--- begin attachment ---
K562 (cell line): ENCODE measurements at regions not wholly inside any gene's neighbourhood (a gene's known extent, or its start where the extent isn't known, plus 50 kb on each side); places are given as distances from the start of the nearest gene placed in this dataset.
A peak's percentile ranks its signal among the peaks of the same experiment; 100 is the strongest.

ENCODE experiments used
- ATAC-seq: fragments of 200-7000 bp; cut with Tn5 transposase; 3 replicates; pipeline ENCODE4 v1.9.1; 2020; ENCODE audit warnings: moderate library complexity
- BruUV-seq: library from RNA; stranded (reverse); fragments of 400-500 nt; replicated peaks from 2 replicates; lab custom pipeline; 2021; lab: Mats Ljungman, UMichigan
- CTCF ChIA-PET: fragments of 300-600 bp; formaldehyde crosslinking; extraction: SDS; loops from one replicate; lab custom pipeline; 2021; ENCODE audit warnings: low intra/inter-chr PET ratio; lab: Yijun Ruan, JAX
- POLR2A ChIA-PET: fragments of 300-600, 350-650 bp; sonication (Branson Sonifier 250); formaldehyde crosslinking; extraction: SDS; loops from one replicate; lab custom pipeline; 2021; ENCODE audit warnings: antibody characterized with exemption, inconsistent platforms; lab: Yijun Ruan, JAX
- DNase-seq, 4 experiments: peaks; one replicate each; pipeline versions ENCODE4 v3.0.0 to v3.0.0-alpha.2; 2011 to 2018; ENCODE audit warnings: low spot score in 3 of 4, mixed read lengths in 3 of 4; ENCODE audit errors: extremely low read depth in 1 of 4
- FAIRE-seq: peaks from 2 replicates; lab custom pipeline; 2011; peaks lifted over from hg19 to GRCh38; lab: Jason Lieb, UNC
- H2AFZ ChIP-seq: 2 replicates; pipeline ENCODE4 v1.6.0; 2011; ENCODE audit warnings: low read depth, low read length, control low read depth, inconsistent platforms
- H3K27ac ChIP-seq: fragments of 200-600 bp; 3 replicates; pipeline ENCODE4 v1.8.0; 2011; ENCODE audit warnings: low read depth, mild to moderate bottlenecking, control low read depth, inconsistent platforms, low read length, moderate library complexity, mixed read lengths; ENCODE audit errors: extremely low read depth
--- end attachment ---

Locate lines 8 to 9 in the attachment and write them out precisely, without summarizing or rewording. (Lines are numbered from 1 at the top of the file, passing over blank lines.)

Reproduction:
- DNase-seq, 4 experiments: peaks; one replicate each; pipeline versions ENCODE4 v3.0.0 to v3.0.0-alpha.2; 2011 to 2018; ENCODE audit warnings: low spot score in 3 of 4, mixed read lengths in 3 of 4; ENCODE audit errors: extremely low read depth in 1 of 4
- FAIRE-seq: peaks from 2 replicates; lab custom pipeline; 2011; peaks lifted over from hg19 to GRCh38; lab: Jason Lieb, UNC